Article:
(On Maggi Hambling’s Aldeburgh Scallop and the Making of Damascus Twist)
A studio floor with shards of pink mashed shell,
ink sketches of sea-birds…. Forgive me.
I’m trying to recreate what it was like
for her to dream this up: a ten-foot scallop,
memory of storm and love, of two entwined lives,
set upright in this shore on secret fabricator legs
like a chilly North Sea re-run of the birth
of Aphrodite. We stand in Sunday dawn
uncertain of each other, on the banked-up shale
of an eroding coast, looking up at this curved
guardian of the earth, a monument
to music made for joy in making.
We face an under-side of polished steel
dark like the belly of a wave, dark and light
like life and death, with movement between colours
as between the forms, part shining and part rust.
A shimmer where it faces sea, but at the back
the strange dark shadow silhouette
of energy shattering as it breaks
and voices of the drowned written in white sky
cut-outs, like finger-holes in a flute.
We creep in. We run our hands along the frilled
bronze edge, split and joined at the core
like life-long partners betraying and forgiving.
I remember Plato’s cave, the screen, the fire
and how he banned the artists for
making appearances; making more than we can hear
or see or know. Invisible in this safe-seeming
hollow shadow - echo, harmony and echo –
we gaze out at a grey dim open sea
and iron horizon splicing day from night
like west from east. I think of Syria
on the front page: flat-to-flat urban warfare
in Aleppo, where ‘ouds
beyond the price of rubies
have been made from the seventh century,
and air attacks on Gaza. In the pub quiz
on Saturday, in the snack bar,
kitchen, cinema and bus, how quick
the arguments flare up, even in England,
even if we’ve never been
to what we call the middle of the east. We identify.
We occupy the centre of the rift
or what rift represents. This is our story, one bronze
étude pathétique, split vertical and horizontal.
A multiple arabesque, steel fission and steel fusion
like the goddess Harmonia, slim perfectionist
surrounded by destruction, whose wedding gift,
a necklace, lays a curse on anyone who steals
and wears it next. Harmony the hidden
daughter, love-child of Aphrodite
and Apollo’s enemy, the god of war.
The lyre is the first thing soldiers smash
before slicing up God’s perfect instrument, the larynx.
Sing the microtonal range of the maqam:
the sadness and pain of Saba; Hijaz, conjuring
distant desert and our longing for it. Sing
of the body, thighs and palms to slap,
teeth and tongue to whistle through
and the fragile, mucus-laden vox humana.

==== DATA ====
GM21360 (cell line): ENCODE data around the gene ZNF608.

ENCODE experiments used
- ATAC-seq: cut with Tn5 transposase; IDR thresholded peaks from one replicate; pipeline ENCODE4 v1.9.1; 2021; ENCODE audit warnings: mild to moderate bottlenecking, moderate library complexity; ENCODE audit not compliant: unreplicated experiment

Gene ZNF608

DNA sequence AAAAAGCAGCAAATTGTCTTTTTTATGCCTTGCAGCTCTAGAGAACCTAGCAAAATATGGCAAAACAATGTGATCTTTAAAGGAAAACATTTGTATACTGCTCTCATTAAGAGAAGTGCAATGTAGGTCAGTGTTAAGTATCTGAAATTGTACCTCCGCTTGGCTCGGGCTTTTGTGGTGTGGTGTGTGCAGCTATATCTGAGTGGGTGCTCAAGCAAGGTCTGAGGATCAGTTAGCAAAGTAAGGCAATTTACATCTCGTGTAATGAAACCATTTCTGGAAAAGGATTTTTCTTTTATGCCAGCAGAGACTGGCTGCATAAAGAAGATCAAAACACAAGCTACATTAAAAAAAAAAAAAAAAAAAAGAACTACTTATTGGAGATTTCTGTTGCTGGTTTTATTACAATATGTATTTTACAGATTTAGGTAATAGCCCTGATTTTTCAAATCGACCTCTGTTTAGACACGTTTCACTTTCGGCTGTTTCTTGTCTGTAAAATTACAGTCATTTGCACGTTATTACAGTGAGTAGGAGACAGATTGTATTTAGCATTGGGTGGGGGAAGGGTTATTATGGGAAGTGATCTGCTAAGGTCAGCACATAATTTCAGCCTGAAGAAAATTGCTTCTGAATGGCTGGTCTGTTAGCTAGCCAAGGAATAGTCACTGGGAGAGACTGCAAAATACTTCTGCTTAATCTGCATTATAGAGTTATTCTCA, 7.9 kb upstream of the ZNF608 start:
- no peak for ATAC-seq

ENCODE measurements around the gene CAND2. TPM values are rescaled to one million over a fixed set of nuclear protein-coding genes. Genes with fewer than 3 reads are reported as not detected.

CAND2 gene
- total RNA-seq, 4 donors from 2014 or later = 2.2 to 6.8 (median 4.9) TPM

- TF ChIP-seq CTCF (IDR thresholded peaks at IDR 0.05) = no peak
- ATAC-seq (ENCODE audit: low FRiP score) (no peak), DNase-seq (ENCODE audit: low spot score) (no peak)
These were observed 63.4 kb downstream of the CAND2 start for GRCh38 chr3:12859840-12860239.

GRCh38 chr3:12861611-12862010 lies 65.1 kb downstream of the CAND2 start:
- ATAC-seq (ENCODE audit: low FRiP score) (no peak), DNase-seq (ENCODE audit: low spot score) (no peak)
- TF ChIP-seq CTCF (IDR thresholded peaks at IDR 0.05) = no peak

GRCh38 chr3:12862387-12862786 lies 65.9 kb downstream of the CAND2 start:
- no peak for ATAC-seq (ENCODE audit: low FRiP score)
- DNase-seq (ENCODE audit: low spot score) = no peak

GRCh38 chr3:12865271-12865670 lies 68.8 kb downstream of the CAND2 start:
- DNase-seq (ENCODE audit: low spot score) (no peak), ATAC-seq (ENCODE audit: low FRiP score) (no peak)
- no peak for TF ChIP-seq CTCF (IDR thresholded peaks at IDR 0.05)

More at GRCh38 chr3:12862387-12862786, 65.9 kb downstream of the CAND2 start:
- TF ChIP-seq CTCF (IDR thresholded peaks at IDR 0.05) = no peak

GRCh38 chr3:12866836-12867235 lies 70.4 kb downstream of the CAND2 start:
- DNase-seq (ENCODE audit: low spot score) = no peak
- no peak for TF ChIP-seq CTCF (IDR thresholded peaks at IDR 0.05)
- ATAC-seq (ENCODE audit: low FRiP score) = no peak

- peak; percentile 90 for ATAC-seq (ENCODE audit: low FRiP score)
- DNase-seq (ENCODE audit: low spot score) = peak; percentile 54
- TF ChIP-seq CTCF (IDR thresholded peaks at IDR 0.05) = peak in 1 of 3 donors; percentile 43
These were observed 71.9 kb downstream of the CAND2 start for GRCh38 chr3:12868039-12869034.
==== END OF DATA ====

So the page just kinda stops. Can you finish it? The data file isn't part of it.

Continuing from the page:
Sing also of David’s harp, placed sideways
on a mountain to catch the cinnamon wind
blowing from golden rocks at dusk
below the tower of Lebanon
which looks towards Damascus.
As we all do. That’s where the mind goes now
on Suffolk pebble-shingle
gleaming like highlights of intarsia
whose weavers set the floats of weft
and warp at angles, to reflect
light scatteredly, depending who you are
and where you’re looking from.
These chinking waves… Their draining shump
roars in like shell-thuds over Al Fayhaa,
Fragrant City, home to rosa damascena
and the heptatonic scale of a fretless lute;
where sky, dark-pearled as strong espresso, burns
above the courtyard in Umayyad Mosque,
where children used to lick pistachio-starred ice-cream
and now play Asking-for-Papers-of-Identity-
at-Gun-Point, and old men with pewter urns
strapped to their backs pour liquid liquorice,
flavoured with tamarisk, in ribboned lollops
the way a flat-edged stone
skims the surface of smooth water.
In the split-shell casque of psyche,
in our dreams, wherever we’re looking from,
we are this middle east. Some chasm
through the centre must be in and of us all.
Creatures of relation and division, we belong
in the tectonic clash
of histories on common ground. The past
is never where we left it, overrun
by warring memories
from a single rift-shot family of languages
and faith. Filters we see each other through
take on the greenish quality of shadow cast
by glass. We set up frontiers
to keep us safe and keep out the unknown.
When sea floods in or Viking boats arrive
chaos is come, we are broken into. What survives
is hope, like that run of burnished steps
infused with cardamom, heart of the oldest
city in the world. Rosewood sets of backgammon
like puzzle-books inlaid with mother-of-pearl,
blue gargoyle fish of the souk displayed
beside a frayed formica stool, strings of hanging flip-flops
and rolls of samite: glitter-fabrics that depend
on optic interference like the play of light
in Damascus Twist, that iron plait
welded in carbon fire, whose laminate
spiral surface, acid-bitten into waves,
resembles damask. Valued formerly in sword-blades
and now in the barrels of guns.
Is making our defence against the dark? We break
the line to make it, improvise a rhythm, string
silk gut over leather membrane
reverberating with folds. We shape
a pilgrim shell, place it to face the storm, catch harmony
from music of the spheres and dive in cold, as grey
dawn breaks over greyer sea, like kingfishers
tracking the play of iridescence. However
this pans out, this you and me, we can take delight
in form, in makeshift colours of the waves –
silver, hyacinth and jade, here in the rain for all to see -
and meanings we have found in what the world has made.